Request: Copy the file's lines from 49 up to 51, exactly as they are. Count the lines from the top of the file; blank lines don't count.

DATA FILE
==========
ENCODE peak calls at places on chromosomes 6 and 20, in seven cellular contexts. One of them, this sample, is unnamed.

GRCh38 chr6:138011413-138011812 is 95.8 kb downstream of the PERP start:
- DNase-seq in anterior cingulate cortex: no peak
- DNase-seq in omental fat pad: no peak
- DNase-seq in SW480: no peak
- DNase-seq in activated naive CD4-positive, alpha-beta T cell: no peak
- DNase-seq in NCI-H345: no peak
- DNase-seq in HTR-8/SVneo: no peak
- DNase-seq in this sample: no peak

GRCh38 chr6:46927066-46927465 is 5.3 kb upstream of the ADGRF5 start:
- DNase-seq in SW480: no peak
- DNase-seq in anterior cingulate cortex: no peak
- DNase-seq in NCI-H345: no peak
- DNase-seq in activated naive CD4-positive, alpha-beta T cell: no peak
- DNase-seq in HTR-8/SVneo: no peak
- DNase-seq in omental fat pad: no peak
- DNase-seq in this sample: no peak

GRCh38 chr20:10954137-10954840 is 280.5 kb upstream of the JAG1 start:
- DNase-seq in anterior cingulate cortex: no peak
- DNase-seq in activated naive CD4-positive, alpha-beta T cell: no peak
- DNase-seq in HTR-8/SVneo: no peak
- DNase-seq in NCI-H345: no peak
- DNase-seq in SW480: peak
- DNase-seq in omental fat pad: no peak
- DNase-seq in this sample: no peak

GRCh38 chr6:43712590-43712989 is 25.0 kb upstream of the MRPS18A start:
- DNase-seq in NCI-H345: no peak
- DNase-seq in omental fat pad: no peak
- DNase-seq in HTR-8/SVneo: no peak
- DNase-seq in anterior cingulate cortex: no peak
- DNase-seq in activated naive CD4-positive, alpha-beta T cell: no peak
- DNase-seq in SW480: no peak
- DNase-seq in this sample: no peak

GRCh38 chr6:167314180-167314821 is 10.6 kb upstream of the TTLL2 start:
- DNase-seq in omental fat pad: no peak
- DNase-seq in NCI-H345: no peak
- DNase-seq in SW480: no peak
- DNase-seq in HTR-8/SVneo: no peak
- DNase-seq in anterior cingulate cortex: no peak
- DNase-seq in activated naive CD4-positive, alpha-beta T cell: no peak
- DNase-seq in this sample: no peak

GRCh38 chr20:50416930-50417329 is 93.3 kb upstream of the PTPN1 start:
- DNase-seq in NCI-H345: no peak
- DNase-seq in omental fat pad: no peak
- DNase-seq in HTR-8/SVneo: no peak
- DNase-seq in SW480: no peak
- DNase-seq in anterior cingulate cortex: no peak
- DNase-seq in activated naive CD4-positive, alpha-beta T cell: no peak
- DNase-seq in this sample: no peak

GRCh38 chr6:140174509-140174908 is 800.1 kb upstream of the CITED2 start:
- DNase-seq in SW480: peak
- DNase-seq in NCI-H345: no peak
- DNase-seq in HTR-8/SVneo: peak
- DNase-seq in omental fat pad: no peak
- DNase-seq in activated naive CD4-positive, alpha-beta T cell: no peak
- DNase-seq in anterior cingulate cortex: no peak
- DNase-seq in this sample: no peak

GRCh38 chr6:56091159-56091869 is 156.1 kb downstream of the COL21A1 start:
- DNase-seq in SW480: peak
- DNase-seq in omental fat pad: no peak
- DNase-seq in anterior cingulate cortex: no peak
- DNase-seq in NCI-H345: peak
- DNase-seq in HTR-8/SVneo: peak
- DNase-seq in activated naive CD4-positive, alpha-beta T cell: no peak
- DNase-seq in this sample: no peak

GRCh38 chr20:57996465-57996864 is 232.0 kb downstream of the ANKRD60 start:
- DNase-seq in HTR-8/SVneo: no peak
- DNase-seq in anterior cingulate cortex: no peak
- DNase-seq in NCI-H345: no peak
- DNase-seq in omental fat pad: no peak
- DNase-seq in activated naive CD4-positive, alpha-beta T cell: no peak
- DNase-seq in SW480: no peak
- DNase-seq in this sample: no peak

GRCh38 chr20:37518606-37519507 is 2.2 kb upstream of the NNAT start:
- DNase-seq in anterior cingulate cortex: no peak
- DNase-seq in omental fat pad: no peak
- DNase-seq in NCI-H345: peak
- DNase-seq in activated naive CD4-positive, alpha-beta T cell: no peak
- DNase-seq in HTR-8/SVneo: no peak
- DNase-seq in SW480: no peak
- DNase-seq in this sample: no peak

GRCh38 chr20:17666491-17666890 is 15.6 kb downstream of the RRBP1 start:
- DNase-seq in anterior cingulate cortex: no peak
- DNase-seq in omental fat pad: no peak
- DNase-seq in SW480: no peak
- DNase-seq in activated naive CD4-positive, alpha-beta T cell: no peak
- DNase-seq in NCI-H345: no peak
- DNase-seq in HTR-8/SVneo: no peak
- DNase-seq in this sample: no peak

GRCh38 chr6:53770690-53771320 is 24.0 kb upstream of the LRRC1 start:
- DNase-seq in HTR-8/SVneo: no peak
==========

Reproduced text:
- DNase-seq in this sample: no peak

GRCh38 chr6:140174509-140174908 is 800.1 kb upstream of the CITED2 start:
- DNase-seq in SW480: peak